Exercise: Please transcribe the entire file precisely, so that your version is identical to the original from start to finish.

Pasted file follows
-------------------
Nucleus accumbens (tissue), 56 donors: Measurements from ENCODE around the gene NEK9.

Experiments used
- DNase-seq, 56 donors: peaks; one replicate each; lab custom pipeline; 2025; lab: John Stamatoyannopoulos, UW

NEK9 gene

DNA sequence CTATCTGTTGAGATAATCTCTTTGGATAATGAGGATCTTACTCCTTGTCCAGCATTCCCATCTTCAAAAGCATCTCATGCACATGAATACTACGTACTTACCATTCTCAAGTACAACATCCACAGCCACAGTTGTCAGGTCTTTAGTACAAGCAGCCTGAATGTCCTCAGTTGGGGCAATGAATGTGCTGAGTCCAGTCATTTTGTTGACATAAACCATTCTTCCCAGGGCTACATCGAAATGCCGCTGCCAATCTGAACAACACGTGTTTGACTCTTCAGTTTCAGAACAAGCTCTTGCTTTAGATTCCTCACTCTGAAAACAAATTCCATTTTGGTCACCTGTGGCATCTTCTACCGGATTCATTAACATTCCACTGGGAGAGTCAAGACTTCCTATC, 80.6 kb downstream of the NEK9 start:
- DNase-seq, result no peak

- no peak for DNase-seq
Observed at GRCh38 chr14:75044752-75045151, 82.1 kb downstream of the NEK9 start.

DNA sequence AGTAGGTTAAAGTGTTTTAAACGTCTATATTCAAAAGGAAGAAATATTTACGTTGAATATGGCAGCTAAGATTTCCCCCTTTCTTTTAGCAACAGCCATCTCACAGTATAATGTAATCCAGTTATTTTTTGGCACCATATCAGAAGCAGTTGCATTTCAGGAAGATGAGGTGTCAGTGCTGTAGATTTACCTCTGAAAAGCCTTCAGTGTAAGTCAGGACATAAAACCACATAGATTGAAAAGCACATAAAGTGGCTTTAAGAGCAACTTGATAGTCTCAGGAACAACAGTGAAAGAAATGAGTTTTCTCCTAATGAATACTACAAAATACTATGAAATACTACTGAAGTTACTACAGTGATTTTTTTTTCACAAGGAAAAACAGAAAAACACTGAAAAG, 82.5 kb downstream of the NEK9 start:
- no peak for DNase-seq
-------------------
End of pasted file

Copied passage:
Nucleus accumbens (tissue), 56 donors: Measurements from ENCODE around the gene NEK9.

Experiments used
- DNase-seq, 56 donors: peaks; one replicate each; lab custom pipeline; 2025; lab: John Stamatoyannopoulos, UW

NEK9 gene

DNA sequence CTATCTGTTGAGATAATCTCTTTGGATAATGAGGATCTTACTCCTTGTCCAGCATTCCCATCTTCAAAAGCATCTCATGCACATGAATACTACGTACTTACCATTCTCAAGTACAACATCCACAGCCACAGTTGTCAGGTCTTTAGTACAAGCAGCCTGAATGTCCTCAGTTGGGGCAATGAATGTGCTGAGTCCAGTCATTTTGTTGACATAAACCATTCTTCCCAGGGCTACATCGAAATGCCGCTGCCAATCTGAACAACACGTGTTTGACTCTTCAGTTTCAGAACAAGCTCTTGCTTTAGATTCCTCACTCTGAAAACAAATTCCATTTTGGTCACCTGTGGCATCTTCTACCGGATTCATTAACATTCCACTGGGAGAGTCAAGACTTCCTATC, 80.6 kb downstream of the NEK9 start:
- DNase-seq, result no peak

- no peak for DNase-seq
Observed at GRCh38 chr14:75044752-75045151, 82.1 kb downstream of the NEK9 start.

DNA sequence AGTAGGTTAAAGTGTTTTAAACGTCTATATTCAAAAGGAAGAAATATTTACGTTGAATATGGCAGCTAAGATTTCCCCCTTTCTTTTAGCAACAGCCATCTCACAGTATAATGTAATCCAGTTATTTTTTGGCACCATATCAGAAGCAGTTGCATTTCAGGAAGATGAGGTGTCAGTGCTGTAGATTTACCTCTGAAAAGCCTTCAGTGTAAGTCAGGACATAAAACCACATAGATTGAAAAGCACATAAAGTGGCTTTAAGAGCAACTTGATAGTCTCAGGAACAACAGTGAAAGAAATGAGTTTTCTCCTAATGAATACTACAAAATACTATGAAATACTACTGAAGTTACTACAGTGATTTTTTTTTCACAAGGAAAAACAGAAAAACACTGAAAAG, 82.5 kb downstream of the NEK9 start:
- no peak for DNase-seq